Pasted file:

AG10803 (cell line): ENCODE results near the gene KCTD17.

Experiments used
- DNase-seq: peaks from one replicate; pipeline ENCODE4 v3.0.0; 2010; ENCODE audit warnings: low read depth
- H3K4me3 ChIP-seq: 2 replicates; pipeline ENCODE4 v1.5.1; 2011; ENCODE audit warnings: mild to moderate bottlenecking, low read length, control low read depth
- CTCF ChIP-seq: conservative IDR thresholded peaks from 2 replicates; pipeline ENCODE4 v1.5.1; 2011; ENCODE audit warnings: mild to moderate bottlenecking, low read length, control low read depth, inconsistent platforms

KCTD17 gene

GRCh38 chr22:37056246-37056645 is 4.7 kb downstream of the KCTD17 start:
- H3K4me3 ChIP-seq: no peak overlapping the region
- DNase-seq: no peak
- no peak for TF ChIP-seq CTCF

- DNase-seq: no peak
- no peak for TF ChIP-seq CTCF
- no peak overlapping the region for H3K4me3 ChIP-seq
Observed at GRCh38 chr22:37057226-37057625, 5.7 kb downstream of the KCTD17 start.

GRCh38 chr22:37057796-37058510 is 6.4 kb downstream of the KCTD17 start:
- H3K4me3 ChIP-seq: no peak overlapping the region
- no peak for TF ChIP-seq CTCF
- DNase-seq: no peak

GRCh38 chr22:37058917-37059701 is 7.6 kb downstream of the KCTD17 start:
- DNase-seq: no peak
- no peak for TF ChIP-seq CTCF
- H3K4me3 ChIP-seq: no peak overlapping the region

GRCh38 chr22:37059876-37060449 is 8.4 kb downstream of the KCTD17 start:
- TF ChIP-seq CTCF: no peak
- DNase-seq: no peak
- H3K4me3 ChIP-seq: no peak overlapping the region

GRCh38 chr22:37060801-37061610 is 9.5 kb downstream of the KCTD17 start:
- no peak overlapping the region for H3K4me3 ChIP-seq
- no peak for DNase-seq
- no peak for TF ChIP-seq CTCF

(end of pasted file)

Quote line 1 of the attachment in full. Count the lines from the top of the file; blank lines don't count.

AG10803 (cell line): ENCODE results near the gene KCTD17.